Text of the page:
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Funding cuts place refugee and migrant children at risk

A new report by the Coram Children’s Legal Centre has found that young refugees and migrants on their own in the UK are not being provided with the advice and representation they need, with significant consequences for their safety and future.

‘Navigating the System’, based on interviews with practitioners and cases from the Centre’s work with migrant children, finds that many of the legal and support services provided to this group are under strain, facing significant financial challenges and an uncertain future.

‘Separated’ children and young people include those who have been trafficked; those who are seeking asylum; those who have been separated from their family once in the UK; and those who are being privately fostered.

Without family, and forced to navigate highly complex administrative and judicial processes that will determine their future, they are reliant on the advice and support of professionals including lawyers in several different areas of law, social workers, key workers, support workers, foster carers, advocates and charity staff and volunteers. For some, the receipt of this advice and representation can mean the difference between life and death as they apply to the UK Border Agency to remain in the UK.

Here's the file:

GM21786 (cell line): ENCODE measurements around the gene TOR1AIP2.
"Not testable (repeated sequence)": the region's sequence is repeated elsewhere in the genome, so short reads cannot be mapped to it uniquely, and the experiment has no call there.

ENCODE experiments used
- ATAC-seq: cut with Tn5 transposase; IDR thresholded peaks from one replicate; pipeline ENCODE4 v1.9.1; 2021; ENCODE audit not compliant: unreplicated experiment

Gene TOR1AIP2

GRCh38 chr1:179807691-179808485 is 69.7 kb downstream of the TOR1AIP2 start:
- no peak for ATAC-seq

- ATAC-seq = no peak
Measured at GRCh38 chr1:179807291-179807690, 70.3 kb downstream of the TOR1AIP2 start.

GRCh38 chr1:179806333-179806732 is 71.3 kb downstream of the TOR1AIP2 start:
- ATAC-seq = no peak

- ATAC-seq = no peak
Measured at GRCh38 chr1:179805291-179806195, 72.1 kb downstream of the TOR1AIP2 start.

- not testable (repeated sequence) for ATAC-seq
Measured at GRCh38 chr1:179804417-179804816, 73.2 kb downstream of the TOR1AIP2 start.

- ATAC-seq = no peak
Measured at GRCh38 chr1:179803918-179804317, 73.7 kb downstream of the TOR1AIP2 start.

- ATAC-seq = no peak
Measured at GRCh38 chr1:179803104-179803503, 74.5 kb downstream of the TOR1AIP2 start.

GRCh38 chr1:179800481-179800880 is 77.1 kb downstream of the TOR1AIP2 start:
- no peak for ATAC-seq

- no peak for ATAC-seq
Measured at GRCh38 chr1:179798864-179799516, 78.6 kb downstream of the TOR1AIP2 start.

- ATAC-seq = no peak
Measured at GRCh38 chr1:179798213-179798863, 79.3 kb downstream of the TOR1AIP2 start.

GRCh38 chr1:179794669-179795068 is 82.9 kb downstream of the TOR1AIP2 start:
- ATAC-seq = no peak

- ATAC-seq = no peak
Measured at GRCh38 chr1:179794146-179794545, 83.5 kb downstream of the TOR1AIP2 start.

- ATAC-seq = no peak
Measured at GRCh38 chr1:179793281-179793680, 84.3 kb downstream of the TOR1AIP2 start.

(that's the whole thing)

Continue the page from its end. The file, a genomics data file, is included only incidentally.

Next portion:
Often already facing discriminatory practice by public authorities, funding cuts have had a significant impact on services for this group, leading to the loss of specialist children’s services teams, fewer advocates, and increased strain on social workers. Charities and NGOs that offer advice and support are similarly suffering, with the refugee sector hit by some of the largest cuts. Around 50% of organisations surveyed for this report did not have future funding secured.


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